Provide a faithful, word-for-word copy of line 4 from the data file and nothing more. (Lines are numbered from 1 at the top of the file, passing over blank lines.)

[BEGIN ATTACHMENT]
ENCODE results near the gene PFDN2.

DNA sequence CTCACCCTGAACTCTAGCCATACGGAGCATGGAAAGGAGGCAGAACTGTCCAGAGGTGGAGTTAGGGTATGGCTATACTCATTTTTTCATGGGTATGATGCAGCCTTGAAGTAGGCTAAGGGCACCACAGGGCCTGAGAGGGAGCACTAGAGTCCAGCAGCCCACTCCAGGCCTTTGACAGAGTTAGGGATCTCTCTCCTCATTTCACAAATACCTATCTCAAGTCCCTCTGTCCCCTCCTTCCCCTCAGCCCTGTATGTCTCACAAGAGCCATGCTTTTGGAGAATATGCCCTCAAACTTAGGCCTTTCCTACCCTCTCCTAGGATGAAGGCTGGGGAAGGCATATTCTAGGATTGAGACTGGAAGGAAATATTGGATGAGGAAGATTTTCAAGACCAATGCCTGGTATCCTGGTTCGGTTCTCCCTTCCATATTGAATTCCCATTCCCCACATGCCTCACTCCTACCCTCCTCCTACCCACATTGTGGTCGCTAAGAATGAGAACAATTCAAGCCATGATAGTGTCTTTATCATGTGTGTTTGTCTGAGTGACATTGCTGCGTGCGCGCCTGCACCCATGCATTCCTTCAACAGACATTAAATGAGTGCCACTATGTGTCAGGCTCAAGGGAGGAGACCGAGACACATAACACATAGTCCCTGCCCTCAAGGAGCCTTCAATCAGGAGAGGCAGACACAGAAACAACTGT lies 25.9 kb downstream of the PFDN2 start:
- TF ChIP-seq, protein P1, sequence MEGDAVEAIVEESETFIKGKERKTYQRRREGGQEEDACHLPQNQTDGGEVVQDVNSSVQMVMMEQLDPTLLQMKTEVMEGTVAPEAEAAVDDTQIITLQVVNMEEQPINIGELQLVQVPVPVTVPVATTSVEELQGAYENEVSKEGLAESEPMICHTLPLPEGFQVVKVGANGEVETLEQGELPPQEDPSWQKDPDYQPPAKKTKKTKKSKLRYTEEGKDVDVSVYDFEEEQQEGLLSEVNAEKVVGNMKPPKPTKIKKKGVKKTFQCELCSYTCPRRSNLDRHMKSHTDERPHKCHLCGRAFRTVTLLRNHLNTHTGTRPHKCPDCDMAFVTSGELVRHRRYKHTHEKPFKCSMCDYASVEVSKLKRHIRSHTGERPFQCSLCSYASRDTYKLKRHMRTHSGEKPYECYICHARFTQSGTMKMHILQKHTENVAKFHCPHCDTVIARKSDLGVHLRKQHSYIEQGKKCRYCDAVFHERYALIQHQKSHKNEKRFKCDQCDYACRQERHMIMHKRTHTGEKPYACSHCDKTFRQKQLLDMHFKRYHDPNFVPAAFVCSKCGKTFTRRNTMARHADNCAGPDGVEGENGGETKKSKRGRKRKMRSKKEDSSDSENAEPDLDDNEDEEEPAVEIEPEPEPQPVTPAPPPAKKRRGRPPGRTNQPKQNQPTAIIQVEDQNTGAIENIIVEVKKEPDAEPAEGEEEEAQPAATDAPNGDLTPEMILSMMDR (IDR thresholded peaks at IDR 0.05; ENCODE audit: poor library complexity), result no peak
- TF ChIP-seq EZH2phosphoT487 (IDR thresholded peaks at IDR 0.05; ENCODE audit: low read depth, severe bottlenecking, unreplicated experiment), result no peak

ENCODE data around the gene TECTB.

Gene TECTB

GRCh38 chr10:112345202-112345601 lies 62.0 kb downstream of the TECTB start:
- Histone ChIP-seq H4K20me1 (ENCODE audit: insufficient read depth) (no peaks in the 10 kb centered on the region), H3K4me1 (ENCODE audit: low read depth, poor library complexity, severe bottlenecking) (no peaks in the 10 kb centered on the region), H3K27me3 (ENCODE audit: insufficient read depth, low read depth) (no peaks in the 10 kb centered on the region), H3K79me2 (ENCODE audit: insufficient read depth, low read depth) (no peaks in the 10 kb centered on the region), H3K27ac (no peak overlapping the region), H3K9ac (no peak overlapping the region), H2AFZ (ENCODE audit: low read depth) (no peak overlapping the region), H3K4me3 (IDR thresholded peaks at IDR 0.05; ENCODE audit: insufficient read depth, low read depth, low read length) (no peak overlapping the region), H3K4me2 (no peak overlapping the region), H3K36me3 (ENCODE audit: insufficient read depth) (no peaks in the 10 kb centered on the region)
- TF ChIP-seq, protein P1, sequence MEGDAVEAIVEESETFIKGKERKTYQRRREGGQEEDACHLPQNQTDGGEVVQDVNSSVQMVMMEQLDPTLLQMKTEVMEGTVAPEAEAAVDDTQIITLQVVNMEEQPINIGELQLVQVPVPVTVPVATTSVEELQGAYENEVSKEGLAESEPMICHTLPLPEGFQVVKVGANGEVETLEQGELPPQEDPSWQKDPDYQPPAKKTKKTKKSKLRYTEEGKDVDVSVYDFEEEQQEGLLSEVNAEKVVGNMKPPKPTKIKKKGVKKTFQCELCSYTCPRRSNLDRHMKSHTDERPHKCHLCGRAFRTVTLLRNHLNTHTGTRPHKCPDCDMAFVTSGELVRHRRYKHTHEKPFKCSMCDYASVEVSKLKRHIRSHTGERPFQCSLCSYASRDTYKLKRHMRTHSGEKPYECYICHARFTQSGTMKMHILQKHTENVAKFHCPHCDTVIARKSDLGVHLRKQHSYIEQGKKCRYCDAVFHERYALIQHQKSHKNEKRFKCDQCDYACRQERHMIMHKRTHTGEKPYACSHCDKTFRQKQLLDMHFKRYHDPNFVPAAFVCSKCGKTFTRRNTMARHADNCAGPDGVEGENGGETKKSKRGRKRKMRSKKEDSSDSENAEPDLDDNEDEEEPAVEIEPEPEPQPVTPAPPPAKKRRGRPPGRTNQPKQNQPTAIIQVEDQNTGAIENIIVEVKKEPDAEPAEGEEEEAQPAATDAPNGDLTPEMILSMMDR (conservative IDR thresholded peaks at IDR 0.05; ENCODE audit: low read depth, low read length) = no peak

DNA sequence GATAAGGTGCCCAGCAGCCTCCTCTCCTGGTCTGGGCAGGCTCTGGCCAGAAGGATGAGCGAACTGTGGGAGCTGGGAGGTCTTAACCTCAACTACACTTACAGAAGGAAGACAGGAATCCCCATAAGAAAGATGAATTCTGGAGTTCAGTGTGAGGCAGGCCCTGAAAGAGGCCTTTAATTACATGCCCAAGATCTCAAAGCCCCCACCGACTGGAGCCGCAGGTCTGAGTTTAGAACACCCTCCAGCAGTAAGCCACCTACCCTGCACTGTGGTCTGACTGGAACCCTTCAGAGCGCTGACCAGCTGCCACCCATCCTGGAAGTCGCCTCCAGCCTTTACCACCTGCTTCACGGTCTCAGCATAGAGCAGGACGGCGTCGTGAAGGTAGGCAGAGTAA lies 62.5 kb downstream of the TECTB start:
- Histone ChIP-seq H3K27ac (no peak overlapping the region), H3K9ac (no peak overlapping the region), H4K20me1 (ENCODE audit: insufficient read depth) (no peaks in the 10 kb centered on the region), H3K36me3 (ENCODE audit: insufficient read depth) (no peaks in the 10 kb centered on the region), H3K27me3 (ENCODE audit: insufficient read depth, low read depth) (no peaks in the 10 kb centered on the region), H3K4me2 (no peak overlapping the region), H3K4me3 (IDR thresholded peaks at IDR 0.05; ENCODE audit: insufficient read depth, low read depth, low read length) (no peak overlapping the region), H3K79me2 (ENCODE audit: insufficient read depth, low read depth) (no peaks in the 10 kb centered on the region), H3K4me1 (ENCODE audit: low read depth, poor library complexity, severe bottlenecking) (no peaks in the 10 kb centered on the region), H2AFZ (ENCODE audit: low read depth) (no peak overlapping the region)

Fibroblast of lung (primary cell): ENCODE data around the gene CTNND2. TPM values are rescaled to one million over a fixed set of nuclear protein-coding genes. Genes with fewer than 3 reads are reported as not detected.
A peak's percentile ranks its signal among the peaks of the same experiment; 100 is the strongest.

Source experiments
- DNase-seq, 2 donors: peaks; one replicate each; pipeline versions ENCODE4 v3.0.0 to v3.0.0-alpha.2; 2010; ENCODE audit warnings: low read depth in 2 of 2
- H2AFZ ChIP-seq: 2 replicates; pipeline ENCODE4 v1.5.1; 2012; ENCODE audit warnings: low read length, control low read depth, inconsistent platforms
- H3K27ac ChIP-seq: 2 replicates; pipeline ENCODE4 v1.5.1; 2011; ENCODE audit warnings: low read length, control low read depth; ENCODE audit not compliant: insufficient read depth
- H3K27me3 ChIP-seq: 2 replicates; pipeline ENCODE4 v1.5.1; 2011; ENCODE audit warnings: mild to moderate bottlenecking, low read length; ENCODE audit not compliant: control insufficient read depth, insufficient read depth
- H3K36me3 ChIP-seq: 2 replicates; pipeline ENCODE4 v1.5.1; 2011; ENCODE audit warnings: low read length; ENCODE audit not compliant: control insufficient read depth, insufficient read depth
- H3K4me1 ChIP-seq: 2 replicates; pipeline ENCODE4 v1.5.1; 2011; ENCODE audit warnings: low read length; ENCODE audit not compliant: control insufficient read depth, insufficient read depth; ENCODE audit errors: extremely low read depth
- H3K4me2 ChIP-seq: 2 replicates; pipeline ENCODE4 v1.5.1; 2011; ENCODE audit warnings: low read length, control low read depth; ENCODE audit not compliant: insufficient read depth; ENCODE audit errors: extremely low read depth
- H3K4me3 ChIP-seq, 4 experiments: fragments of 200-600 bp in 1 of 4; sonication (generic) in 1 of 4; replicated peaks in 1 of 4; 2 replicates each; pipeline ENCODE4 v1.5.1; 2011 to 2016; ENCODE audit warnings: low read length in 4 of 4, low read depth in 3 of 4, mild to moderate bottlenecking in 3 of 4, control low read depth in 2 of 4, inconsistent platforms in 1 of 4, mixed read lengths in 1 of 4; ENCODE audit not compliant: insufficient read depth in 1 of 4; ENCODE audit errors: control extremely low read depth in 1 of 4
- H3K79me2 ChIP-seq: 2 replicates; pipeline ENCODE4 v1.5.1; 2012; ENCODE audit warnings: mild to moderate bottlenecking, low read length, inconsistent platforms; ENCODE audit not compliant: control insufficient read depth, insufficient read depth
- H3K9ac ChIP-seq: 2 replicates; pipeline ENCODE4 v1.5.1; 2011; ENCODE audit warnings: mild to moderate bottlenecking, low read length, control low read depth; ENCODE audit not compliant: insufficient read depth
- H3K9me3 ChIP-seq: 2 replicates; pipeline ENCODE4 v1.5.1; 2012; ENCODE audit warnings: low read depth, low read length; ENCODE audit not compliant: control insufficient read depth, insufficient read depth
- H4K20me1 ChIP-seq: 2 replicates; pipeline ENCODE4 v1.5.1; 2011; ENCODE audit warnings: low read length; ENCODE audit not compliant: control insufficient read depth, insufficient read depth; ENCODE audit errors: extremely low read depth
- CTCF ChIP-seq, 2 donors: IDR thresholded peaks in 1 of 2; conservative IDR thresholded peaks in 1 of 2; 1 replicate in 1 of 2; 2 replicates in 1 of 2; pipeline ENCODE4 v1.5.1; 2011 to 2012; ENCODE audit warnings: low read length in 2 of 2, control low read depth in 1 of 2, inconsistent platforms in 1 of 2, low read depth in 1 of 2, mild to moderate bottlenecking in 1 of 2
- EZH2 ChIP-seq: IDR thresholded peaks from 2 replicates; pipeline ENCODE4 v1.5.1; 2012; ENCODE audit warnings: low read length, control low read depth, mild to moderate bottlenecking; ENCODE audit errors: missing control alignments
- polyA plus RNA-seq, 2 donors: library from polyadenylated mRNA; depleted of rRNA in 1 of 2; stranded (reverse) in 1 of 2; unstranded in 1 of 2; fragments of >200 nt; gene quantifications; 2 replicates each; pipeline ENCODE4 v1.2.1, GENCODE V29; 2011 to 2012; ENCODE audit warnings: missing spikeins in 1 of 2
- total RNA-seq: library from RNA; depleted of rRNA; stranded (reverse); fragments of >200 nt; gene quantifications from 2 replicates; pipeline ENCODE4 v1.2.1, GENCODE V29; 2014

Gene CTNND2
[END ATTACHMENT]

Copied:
- TF ChIP-seq EZH2phosphoT487 (IDR thresholded peaks at IDR 0.05; ENCODE audit: low read depth, severe bottlenecking, unreplicated experiment), result no peak